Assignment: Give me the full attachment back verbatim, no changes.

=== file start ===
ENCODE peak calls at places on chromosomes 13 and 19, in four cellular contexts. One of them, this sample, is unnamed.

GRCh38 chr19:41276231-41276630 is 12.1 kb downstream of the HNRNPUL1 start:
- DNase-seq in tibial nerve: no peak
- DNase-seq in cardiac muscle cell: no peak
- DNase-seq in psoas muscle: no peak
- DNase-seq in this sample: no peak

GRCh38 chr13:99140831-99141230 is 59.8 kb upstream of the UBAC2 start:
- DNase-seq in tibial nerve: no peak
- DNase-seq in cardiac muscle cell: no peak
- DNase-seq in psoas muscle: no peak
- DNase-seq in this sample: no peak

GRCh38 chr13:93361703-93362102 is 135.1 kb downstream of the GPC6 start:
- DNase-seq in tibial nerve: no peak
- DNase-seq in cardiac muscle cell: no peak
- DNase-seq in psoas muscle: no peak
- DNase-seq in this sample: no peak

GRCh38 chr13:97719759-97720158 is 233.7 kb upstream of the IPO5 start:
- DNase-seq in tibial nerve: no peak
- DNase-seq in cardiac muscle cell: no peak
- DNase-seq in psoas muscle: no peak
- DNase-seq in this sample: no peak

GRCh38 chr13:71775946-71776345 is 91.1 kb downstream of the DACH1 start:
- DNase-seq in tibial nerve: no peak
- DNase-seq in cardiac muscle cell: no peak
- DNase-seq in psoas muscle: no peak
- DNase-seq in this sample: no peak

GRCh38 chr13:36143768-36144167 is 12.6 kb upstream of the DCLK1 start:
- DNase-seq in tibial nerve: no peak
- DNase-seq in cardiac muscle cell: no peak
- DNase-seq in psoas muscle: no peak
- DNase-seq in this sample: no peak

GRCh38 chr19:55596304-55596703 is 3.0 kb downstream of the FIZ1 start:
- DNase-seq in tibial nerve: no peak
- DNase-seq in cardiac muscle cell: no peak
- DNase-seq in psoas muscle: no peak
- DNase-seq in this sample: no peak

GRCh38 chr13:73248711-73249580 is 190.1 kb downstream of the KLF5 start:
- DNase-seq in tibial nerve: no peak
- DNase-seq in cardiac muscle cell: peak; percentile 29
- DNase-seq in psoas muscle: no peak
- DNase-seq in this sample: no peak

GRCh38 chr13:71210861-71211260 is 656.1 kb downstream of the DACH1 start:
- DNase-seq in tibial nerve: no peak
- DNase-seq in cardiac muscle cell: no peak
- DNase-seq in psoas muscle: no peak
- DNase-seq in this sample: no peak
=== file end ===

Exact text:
ENCODE peak calls at places on chromosomes 13 and 19, in four cellular contexts. One of them, this sample, is unnamed.

GRCh38 chr19:41276231-41276630 is 12.1 kb downstream of the HNRNPUL1 start:
- DNase-seq in tibial nerve: no peak
- DNase-seq in cardiac muscle cell: no peak
- DNase-seq in psoas muscle: no peak
- DNase-seq in this sample: no peak

GRCh38 chr13:99140831-99141230 is 59.8 kb upstream of the UBAC2 start:
- DNase-seq in tibial nerve: no peak
- DNase-seq in cardiac muscle cell: no peak
- DNase-seq in psoas muscle: no peak
- DNase-seq in this sample: no peak

GRCh38 chr13:93361703-93362102 is 135.1 kb downstream of the GPC6 start:
- DNase-seq in tibial nerve: no peak
- DNase-seq in cardiac muscle cell: no peak
- DNase-seq in psoas muscle: no peak
- DNase-seq in this sample: no peak

GRCh38 chr13:97719759-97720158 is 233.7 kb upstream of the IPO5 start:
- DNase-seq in tibial nerve: no peak
- DNase-seq in cardiac muscle cell: no peak
- DNase-seq in psoas muscle: no peak
- DNase-seq in this sample: no peak

GRCh38 chr13:71775946-71776345 is 91.1 kb downstream of the DACH1 start:
- DNase-seq in tibial nerve: no peak
- DNase-seq in cardiac muscle cell: no peak
- DNase-seq in psoas muscle: no peak
- DNase-seq in this sample: no peak

GRCh38 chr13:36143768-36144167 is 12.6 kb upstream of the DCLK1 start:
- DNase-seq in tibial nerve: no peak
- DNase-seq in cardiac muscle cell: no peak
- DNase-seq in psoas muscle: no peak
- DNase-seq in this sample: no peak

GRCh38 chr19:55596304-55596703 is 3.0 kb downstream of the FIZ1 start:
- DNase-seq in tibial nerve: no peak
- DNase-seq in cardiac muscle cell: no peak
- DNase-seq in psoas muscle: no peak
- DNase-seq in this sample: no peak

GRCh38 chr13:73248711-73249580 is 190.1 kb downstream of the KLF5 start:
- DNase-seq in tibial nerve: no peak
- DNase-seq in cardiac muscle cell: peak; percentile 29
- DNase-seq in psoas muscle: no peak
- DNase-seq in this sample: no peak

GRCh38 chr13:71210861-71211260 is 656.1 kb downstream of the DACH1 start:
- DNase-seq in tibial nerve: no peak
- DNase-seq in cardiac muscle cell: no peak
- DNase-seq in psoas muscle: no peak
- DNase-seq in this sample: no peak